One of the things I’ve been working on lately is having the courage to do things alone. I am in awe of Harriet Tubman who went alone down into the south where she risked being re-enslaved, or murdered, to rescue people. Alone.
Sometimes some command to do something wells up in me, but I tamp it down, afraid. I always want someone to do it with me as if that gives me permission. When I think about it rationally, I think, how stupid to let the fear of what others might say keep me from doing something courageous that’s needed. But I do. I think the fear of condemnation by others far outweighs any fear for my physical wellbeing.
Last night I went to a vigil for a shelter-less man, Roberto, who died in the doorway of the old UHaul Rental store just a few blocks from my house. It was a good experience with neighbors.
Two men who had been his friends came a little bit into the vigil with candles and faces engraved with grief. They were day laborers and talked about how hard it had been for Roberto working only one or two days a week. How hard it had been for Roberto — and I knew they were also speaking about how hard it is for them. They said much more in Spanish and some of it was translated by someone there, but much wasn’t.
Two different men played Indian flutes, one Navajo flute and one a Mayan flute with a drone.
When the first man started playing the flute (such a perfect instrument, a perfect sound for this vigil in front of an empty car rental store, on a busy city street), I found my body demanding to dance on behalf of Roberto, and all the other Robertos. My whole body wanted to move and I felt no need to silence it. I tried to move to the back of the group where there was space, but I was penned in, leaning against the wall right next to the flute player, who didn’t want to move out in front of the group. Nor did I have any desire to dance in front of the group. Just to dance. A demanding, overwhelming urge.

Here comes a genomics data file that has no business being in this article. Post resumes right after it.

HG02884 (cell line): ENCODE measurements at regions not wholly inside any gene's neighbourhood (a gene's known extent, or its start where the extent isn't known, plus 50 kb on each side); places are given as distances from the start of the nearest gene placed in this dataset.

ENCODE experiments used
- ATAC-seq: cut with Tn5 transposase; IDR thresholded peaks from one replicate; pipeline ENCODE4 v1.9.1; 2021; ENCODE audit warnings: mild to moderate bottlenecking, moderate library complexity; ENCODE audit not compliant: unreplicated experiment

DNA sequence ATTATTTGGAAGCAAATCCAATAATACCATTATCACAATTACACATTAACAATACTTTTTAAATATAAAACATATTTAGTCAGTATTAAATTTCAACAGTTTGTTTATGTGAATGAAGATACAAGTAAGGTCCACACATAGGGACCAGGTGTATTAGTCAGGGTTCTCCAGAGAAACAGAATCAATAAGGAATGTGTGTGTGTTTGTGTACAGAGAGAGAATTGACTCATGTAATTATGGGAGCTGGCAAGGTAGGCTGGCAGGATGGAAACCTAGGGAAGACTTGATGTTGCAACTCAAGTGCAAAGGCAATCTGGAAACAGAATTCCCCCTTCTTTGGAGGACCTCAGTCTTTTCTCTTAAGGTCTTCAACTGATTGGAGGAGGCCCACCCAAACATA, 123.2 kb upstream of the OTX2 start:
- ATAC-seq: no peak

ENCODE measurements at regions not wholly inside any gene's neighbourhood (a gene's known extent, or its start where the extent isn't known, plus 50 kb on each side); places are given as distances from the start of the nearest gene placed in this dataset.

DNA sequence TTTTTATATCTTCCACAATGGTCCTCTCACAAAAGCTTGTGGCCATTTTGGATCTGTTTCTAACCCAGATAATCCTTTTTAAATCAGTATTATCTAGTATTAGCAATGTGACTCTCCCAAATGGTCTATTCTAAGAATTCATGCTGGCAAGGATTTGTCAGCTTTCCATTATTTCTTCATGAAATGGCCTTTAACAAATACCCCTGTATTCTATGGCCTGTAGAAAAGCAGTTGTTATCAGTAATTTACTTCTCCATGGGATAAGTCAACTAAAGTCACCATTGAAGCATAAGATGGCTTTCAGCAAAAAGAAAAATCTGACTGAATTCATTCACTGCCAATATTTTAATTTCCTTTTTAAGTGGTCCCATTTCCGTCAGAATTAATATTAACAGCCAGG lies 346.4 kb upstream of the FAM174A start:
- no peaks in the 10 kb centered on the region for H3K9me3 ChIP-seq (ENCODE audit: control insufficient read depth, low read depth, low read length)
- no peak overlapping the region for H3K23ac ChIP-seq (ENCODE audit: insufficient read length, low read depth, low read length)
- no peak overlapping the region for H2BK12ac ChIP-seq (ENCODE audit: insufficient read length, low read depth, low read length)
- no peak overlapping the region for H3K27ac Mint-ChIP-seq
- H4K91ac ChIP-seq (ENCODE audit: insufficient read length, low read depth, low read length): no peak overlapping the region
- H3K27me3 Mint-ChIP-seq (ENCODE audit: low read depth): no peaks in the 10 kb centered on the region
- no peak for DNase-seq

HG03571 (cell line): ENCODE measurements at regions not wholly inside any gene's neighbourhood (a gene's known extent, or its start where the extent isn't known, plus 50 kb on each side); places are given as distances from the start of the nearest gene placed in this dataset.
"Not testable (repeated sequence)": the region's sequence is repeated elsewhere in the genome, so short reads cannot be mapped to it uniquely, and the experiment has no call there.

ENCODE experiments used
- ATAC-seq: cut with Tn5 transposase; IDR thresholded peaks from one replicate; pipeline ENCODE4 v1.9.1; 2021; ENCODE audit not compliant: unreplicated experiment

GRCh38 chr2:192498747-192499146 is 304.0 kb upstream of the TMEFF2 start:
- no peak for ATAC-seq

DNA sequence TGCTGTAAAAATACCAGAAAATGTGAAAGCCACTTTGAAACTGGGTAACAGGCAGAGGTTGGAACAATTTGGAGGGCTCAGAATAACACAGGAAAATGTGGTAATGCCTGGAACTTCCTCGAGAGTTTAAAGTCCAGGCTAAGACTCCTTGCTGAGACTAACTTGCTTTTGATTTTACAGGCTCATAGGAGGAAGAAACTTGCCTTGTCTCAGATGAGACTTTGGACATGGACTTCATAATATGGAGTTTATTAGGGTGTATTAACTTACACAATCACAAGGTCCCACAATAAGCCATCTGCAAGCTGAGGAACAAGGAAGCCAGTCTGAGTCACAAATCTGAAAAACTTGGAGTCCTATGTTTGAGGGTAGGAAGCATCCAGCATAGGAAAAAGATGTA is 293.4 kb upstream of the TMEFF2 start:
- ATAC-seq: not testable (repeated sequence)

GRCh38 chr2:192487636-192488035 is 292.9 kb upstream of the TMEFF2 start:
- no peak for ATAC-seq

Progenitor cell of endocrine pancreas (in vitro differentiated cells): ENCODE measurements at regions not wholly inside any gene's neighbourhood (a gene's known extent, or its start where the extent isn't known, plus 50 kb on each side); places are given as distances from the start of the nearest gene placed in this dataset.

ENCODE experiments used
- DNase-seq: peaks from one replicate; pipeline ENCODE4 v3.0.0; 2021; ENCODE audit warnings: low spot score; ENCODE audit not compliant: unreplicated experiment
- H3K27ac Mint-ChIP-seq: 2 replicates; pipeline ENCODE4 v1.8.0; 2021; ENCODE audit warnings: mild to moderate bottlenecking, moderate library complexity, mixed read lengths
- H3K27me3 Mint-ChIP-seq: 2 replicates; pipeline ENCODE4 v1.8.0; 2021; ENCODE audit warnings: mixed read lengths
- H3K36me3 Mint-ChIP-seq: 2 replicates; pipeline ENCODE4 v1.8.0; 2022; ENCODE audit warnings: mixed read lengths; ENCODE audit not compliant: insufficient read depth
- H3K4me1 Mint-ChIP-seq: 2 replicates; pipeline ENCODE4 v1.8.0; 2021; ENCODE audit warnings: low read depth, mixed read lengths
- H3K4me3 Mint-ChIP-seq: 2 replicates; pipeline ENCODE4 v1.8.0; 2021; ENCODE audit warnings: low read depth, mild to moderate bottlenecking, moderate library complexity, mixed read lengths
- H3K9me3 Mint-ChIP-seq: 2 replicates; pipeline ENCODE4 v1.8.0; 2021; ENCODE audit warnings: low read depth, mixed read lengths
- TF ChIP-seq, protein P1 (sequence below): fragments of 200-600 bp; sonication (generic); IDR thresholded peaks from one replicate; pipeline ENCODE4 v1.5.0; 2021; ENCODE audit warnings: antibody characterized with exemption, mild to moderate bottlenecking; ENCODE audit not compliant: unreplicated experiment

The two friends stayed in the middle, facing the shrine, where they belonged. Our silence, the music, was as much for them as it was for Roberto.
I closed my eyes and the flow came, empty of words. My hands moved, the rest of me anchored to the wall. I sank into some other place letting my arms flow with the need, with the music, with some kind of bodily awareness of the needs of these men. A kind of oneness with… something… happened.
When I opened my eyes one of the two friends was crying. I thought that he was crying for Roberto, and maybe also for himself.
I feel like I’ve graduated in some way. Moved into a space where I can feel what I feel, let flow through me … something … and do what I do without worrying about what others think. Truly give the gift on behalf of this man and all shelter-less people everywhere. And it was good.
Tonight I danced alone. I didn’t risk my life freeing slaves. Not yet. But I danced alone letting go of all the self-consciousness. I danced for the man who died and for all the shelter-less people who die alone. And it was good.